Quick. What was the last picture show in “The Last Picture Show”? What’s the best wood for barbeque, is high school football a religion or a cult, and why this sudden interest in things Texas? Answers: “Red River,” whatever wood they use at Dozier’s in Fulshear or Bill’s Barbeque in Ingram, and cult. As for the sudden interest in things Texan, it isn’t sudden, only now you can get college credit for studying our front porches and “Giant.”
According to the Houston Chronicle, the “idea of Texas” — in literature, culture, politics and even food — is the focus of courses in college campuses around the state. Texas A&M offers 10 Texas-flavored courses covering everything from anthropology to art history. One seminar is devoted to the intricacies of Texas barbecue. (Don’t laugh. Barbeque is a major industry in Elgin.)
UT-Austin offers courses in “Writing Texas,” which dissect the “premise that Texas is both a place lived in reality and a cultural phenomenon,” and “Texas State of Mind,” an interdisciplinary examination of geography, journalism, music, high school football and death row. Sam Houston State, Rice and others are getting in on the movement. McMurry University may have the most far-reaching study program: the “Texas Semester,” a chance to “study abroad — in Texas.” Students study the state’s vastness and diversity, culminating with a three-week waltz across Texas.
This being academia, we have to have those pointy-headed liberal profs with their cynical view of anything good and decent, like smoked ribs, cheerleaders and death row (where there are no more smoked ribs for a last meal, Mister Put-Down Prof.). So a number of de-bunking seminars are offered, too. But there are still a few more courses our young Texans need to take:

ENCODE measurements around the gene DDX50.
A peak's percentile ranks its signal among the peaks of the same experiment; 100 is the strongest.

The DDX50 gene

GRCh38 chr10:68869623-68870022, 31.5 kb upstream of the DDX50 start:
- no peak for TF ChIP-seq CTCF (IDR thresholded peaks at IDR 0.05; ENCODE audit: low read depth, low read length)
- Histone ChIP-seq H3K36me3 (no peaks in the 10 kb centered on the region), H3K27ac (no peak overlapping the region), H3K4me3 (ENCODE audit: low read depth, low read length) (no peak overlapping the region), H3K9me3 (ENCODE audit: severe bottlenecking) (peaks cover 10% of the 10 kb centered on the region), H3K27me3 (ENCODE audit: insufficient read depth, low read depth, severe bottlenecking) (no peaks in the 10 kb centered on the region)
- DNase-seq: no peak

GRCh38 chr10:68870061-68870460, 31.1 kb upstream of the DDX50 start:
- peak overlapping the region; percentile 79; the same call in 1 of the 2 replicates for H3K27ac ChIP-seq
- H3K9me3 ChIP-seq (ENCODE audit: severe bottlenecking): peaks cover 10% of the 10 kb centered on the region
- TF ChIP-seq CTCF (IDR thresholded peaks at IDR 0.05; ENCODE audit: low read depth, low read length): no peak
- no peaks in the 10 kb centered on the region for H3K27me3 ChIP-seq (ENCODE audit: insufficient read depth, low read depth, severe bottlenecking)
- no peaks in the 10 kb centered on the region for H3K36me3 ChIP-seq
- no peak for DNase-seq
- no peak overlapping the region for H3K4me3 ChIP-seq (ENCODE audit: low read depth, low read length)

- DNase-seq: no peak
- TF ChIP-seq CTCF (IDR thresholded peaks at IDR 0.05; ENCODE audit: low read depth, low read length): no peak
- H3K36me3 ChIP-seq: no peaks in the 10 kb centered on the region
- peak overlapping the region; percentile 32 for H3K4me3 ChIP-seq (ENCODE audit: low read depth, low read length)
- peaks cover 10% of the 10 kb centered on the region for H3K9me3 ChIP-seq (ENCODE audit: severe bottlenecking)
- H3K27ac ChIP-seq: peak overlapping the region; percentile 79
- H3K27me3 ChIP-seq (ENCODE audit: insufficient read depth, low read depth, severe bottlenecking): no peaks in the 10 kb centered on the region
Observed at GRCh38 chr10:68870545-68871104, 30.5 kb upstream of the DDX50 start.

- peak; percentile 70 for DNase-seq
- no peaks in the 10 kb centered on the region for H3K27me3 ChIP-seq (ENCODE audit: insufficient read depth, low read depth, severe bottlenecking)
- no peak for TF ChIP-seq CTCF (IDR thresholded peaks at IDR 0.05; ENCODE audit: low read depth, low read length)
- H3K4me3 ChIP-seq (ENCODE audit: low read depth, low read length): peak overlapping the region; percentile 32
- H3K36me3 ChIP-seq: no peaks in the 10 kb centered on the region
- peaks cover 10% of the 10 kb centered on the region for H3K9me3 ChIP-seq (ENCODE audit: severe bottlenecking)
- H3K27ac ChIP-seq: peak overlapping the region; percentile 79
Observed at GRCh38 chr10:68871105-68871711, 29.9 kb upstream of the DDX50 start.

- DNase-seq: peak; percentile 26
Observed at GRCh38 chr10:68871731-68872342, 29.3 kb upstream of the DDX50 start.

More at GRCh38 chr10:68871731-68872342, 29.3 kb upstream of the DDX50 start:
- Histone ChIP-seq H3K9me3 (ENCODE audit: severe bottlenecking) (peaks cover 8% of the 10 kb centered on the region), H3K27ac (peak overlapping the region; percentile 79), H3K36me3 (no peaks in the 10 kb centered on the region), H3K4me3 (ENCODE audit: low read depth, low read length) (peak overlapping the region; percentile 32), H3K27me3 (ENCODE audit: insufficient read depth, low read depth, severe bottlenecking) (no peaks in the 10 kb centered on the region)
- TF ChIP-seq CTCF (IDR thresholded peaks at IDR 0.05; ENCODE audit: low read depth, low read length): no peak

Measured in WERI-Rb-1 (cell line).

Baylor University has a new studies program: Texas Culture from Waylon to Willie. The Lyndon B. Johnson School at UT-Austin has a new seminar on “Elections LBJ Style,” where attendance will be taken – several times. Windmill Tilting 101 — Taught by Dr. Ron Paul, includes the medicinal benefits of marijuana, an expose of the Federal Reserve, plus field trips to Monaco and Macau to check on U.S. foreign aid (tuition must be paid in gold). SMU’s Tom DeLay School of Political Ethics offers Beginning Gerrymandering, although there may be a three-to-five year delay, so to speak, depending on the appeal.
Ooops 391 – A former Aggie yell leader teaches how to embarrass his state before the entire nation. The class meets a dozen times, with a final exam on the 10th and last session. This same professor explains how to be guarded by DPS troopers in Paris while an arsonist burns your mansion in Austin because there aren’t enough DPS troopers to guard it, with its ever-popular spin-off lecture series, Charge It to the Taxpayers.